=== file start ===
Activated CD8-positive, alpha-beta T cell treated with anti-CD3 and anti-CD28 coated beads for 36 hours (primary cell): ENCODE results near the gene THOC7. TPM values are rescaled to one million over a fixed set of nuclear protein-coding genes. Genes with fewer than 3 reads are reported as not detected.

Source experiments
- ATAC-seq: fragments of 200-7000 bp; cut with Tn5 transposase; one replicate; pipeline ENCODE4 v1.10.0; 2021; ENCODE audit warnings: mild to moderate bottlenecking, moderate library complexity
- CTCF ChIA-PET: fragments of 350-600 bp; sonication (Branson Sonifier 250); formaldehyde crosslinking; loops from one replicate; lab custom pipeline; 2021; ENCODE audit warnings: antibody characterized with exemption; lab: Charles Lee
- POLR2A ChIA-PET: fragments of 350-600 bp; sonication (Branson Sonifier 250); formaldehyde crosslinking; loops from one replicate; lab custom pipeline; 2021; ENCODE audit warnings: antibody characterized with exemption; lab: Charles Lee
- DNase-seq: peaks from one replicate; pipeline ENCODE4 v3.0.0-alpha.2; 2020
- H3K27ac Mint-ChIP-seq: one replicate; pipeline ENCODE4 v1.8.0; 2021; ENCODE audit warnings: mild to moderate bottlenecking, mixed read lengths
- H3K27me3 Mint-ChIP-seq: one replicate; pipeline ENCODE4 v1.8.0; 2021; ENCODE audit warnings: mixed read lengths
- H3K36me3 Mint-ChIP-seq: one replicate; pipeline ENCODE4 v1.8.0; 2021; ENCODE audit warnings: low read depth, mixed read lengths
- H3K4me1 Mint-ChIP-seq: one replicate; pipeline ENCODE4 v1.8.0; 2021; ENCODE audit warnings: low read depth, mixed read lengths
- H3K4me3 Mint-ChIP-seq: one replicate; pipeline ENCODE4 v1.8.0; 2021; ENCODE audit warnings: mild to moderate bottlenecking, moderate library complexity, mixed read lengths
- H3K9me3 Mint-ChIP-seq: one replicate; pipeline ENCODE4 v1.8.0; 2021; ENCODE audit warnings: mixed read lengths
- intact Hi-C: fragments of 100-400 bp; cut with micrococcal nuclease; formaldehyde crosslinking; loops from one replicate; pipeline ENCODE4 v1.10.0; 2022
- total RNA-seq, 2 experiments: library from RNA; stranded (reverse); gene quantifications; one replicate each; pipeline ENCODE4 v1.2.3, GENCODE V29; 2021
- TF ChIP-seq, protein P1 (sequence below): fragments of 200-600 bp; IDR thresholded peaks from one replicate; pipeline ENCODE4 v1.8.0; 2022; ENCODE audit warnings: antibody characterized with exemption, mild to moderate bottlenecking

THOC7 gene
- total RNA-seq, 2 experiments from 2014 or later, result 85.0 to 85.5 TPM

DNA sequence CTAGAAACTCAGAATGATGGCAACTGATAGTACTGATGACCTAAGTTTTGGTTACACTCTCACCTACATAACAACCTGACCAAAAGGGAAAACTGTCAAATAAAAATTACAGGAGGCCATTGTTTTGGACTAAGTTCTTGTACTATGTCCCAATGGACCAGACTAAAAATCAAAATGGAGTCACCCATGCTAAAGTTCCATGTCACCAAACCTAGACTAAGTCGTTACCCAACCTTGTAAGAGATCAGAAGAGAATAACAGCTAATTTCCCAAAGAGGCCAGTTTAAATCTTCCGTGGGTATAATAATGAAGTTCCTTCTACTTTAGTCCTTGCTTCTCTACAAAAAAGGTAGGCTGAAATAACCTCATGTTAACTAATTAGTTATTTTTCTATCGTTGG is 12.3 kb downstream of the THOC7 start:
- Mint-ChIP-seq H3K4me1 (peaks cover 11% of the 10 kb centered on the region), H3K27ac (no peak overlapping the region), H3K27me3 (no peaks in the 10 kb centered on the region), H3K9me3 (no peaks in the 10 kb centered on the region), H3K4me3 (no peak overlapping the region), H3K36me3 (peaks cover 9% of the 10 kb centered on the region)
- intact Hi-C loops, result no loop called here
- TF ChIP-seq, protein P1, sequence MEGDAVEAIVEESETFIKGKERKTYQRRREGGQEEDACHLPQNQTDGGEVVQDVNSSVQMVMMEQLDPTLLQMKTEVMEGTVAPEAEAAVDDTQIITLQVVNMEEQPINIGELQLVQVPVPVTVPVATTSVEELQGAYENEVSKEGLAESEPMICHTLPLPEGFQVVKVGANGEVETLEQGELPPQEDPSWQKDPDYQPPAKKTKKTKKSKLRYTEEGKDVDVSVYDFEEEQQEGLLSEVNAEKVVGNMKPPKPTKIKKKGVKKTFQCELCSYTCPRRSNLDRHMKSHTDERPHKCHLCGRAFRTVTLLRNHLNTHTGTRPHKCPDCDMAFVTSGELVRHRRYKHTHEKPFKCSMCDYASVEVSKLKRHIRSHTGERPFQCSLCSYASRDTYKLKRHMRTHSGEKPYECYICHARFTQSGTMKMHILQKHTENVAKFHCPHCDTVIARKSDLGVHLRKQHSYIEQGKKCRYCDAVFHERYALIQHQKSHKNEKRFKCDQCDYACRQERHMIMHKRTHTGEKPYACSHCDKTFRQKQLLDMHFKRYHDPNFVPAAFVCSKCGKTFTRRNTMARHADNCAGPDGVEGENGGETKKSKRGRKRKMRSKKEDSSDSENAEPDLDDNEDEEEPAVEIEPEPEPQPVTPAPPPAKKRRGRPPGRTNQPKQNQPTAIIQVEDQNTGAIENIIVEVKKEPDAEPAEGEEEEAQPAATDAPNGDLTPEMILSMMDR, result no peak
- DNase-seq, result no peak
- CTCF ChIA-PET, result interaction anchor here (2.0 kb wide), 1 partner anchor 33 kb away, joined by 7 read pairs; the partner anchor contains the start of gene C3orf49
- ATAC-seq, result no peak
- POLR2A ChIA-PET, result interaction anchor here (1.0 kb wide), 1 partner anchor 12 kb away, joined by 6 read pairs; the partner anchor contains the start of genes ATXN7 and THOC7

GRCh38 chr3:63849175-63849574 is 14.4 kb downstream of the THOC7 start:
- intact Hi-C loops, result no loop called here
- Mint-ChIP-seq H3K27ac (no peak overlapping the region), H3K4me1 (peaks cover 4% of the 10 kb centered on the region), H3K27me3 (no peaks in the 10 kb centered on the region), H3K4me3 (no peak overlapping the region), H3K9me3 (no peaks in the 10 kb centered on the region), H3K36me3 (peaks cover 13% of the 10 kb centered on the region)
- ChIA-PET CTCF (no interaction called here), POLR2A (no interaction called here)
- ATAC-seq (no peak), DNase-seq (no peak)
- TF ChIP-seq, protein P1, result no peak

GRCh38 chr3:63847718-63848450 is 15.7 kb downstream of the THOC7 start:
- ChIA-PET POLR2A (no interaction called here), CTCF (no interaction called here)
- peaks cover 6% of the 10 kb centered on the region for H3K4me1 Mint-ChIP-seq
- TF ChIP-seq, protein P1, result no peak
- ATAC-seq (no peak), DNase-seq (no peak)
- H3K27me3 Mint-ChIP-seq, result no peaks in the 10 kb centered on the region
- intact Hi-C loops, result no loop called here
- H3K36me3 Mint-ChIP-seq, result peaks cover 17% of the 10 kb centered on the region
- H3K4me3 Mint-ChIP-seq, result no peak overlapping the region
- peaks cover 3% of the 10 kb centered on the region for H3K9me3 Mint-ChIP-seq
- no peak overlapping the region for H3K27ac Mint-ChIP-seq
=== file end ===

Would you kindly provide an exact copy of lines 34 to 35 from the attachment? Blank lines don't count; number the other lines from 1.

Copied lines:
- peaks cover 6% of the 10 kb centered on the region for H3K4me1 Mint-ChIP-seq
- TF ChIP-seq, protein P1, result no peak